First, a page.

Gender Wage Gap Starts Early
In studying America’s teen workforce, Sociology Professor Yasemin Besen-Cassino, a leading expert in gender pay equity, has found that the gender wage gap begins in the teen years and widens with age.
With support from the W.E. Upjohn Foundation, the 2012 Montclair State University Distinguished Scholar of the Year is also redefining assumptions about America’s teen workers – from why they work and who gets hired to what they are paid.
“Affluent teens dominate today’s youth labor force,” she says. “They work for social – not financial – reasons.” Teens who need to work for the income often miss out on these jobs because they don’t have the right look.
Yet while 12- and 13-year-old boys and girls begin work earning the same money at jobs like babysitting, yard work and snow shoveling, by age 14 and 15, the first gender wage gap emerges. Besen-Cassino has detailed the quantitative results of her study of the inequalities in the youth labor force in her book, Consuming Work: Youth Labor in America, which will be published by Temple University Press in January 2014. “It discusses how early work experiences not only create and sustain socio-economic inequalities, but also create lasting gender inequality in the workplace,” she says.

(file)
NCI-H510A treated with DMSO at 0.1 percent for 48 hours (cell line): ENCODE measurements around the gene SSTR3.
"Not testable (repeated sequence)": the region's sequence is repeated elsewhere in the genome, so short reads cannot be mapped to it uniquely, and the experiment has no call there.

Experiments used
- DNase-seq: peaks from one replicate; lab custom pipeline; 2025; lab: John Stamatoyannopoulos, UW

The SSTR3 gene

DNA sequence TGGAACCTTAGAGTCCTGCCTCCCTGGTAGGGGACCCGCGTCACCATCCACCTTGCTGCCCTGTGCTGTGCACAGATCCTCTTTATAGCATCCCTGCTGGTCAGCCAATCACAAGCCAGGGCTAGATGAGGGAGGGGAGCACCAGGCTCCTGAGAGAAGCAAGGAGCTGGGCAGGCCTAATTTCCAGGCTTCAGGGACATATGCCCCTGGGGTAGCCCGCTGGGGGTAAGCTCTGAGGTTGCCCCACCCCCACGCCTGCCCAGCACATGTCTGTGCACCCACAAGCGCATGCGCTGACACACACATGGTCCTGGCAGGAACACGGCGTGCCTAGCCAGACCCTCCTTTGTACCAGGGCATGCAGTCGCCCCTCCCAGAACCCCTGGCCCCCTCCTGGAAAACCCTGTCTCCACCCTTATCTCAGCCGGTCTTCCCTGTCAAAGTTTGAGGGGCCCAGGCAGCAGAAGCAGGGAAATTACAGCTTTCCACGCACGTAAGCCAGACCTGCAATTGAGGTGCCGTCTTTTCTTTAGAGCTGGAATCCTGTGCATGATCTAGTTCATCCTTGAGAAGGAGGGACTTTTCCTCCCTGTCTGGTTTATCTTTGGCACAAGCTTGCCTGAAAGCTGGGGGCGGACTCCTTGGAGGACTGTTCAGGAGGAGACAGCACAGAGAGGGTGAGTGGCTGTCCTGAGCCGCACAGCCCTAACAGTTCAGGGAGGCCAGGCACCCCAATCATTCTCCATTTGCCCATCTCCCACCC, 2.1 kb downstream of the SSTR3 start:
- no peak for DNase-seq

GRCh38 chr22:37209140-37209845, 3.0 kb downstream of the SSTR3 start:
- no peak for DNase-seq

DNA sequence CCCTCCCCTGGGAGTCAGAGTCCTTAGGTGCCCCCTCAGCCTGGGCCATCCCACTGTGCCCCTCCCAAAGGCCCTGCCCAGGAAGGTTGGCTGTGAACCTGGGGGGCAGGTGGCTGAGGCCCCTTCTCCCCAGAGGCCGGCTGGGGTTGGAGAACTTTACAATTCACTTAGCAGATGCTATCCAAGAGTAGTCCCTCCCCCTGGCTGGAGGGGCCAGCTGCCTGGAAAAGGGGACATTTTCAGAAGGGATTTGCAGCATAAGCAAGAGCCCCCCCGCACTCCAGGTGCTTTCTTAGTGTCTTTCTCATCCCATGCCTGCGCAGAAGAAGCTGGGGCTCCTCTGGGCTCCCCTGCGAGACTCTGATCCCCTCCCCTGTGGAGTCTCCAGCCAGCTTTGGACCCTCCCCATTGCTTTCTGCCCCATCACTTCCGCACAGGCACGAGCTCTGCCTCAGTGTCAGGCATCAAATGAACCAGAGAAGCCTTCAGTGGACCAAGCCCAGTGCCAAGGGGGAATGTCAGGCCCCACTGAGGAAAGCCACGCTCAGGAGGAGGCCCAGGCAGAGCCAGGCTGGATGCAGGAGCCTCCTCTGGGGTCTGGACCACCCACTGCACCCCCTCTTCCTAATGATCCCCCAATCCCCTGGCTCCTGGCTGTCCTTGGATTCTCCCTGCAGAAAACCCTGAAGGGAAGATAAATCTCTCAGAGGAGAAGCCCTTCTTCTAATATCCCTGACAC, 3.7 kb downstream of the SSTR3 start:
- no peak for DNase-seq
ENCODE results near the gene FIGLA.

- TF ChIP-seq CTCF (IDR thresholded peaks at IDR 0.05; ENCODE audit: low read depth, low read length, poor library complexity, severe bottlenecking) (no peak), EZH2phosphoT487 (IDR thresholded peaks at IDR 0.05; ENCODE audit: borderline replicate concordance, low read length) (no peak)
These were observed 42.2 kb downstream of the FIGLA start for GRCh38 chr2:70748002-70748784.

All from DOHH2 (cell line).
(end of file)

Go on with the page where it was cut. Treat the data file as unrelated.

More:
A gender equality advocate, Besen-Cassino spoke beside Lily Ledbetter to support the 2009 Lily Ledbetter Fair Pay Act and has testified as an expert witness before the New Jersey State Legislature. The American Association of University Women recently funded and published a study she co-authored about New Jeresey’s gender wage gap.Besen-Cassino has just begun a new book project on the effects of the economic recession on the division of housework. “It’s about the economic recession’s effects on gender equality at home,” she explains, “particularly in terms of housework and childcare duties.”